Mott insulators are central to the physics of strongly correlated electron systems. If the normal state of the system is a Fermi liquid, characterized by the well defined quasiparticles, the Mott insulator formed after introducing strong enough background lattice can be qualitatively understood as a "traffic jam" of these repulsive quasi-electrons.
But what if the normal state is instead the densely entangled strange metal, where quasipaticles are not identifiable anymore? Then one gets the most notorious Mott insulator, observed in under-doped cuprate high-Tc superconductors. This state violates some of the simple logic which follows from classical "traffic jam" picture.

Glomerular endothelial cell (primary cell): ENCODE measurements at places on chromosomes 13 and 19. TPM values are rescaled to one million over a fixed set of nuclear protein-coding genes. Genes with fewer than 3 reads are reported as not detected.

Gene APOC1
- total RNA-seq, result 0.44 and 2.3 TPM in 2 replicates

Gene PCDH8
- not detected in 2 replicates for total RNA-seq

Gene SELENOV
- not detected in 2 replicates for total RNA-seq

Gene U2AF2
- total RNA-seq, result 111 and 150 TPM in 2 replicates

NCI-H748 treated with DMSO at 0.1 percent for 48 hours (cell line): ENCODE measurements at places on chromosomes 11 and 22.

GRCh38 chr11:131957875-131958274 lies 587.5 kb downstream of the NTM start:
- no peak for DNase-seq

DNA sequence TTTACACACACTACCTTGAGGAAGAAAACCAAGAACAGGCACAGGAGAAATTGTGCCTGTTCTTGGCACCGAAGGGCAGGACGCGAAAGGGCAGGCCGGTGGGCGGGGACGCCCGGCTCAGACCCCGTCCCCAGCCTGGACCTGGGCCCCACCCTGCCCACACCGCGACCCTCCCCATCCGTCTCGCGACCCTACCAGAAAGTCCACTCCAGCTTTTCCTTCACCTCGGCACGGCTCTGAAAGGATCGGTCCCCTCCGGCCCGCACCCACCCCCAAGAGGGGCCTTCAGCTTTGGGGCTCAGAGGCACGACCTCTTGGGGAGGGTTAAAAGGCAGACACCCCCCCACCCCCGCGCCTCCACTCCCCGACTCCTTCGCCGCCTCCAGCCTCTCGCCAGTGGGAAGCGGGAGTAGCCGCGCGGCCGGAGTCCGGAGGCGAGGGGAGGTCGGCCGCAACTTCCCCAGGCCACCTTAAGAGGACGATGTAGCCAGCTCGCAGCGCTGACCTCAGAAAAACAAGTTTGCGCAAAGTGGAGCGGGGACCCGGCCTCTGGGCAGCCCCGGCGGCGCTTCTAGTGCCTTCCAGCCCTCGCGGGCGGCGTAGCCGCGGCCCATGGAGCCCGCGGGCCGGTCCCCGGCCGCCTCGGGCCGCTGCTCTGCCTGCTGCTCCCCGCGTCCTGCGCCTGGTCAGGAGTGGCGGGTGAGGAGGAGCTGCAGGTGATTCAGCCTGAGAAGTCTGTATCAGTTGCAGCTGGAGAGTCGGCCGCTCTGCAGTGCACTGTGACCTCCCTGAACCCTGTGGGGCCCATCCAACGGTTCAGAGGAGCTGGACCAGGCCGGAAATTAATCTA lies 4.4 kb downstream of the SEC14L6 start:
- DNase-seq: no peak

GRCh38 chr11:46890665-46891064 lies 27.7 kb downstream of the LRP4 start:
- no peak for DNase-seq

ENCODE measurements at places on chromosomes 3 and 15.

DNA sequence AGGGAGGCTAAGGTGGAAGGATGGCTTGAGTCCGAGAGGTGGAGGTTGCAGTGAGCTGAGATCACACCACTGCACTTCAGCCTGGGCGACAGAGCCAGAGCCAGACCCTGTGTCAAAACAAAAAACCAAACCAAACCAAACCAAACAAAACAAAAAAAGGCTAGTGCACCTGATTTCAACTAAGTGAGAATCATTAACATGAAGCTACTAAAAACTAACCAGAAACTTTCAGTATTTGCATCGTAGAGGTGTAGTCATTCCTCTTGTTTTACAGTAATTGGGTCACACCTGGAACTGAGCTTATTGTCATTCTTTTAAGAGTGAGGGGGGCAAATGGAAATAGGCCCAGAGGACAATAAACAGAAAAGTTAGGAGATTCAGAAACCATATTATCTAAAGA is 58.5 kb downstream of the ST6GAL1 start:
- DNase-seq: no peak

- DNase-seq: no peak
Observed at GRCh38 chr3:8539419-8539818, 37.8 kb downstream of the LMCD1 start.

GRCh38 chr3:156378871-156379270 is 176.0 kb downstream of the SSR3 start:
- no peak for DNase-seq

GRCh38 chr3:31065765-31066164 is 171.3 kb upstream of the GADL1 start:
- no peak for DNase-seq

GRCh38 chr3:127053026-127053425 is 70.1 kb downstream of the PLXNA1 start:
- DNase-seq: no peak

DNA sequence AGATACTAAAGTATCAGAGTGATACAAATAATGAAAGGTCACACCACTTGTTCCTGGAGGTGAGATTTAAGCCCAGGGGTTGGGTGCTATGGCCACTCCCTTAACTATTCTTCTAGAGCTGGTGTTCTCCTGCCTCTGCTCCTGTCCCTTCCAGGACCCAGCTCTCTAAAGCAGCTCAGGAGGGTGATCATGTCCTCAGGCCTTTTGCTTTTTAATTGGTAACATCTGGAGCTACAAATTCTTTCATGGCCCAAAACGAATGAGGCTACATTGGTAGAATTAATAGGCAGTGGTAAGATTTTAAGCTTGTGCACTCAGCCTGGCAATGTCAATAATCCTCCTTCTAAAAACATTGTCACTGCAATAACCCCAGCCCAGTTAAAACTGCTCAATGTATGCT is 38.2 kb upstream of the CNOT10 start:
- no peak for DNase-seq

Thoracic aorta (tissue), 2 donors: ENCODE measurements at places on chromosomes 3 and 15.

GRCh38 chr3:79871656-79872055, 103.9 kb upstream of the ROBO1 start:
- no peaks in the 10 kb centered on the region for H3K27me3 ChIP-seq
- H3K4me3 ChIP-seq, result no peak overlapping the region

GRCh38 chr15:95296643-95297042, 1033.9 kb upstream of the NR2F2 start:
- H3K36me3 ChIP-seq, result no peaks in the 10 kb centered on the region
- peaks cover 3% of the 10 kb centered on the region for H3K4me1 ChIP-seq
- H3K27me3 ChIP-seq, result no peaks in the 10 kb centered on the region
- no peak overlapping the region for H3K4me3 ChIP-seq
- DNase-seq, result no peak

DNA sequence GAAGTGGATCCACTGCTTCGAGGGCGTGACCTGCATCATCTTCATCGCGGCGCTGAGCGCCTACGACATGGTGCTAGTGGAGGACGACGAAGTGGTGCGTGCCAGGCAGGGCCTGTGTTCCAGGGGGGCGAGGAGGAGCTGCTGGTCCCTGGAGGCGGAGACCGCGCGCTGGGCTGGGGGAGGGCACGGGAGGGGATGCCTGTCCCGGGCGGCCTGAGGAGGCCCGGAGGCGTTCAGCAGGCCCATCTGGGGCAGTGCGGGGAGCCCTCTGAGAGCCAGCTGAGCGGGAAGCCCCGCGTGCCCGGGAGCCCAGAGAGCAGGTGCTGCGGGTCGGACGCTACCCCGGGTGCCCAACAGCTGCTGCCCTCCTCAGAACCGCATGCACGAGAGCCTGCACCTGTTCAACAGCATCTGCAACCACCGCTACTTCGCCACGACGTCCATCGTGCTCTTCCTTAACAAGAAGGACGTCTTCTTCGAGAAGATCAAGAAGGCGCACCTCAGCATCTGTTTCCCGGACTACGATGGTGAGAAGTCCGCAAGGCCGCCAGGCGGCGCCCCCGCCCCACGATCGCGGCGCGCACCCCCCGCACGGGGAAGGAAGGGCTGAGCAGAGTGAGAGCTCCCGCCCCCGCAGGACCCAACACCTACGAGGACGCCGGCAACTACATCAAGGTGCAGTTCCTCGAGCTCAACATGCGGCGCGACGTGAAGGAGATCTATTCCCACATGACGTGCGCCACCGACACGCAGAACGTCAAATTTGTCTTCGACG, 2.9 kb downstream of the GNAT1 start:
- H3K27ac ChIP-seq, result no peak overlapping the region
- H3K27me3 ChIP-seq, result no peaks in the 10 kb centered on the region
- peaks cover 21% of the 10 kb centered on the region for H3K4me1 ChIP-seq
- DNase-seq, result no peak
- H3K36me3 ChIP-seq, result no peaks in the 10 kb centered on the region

The holographic duality, discovered in string theory, describes generic properties of certain classes of such densely entangled quantum matter. Using holography, we build the "strange metal" version of the Mott insulator as a commensurate state between spontaneous intertwined charge density wave and a lattice. We show that this state shares many properties with the conventional Mott insulator, but is different in several aspects. Crucially, these differences can shed light on the unconventional features of the Mott state in the under-doped cuprate.
Based on: arXiv:1710.05791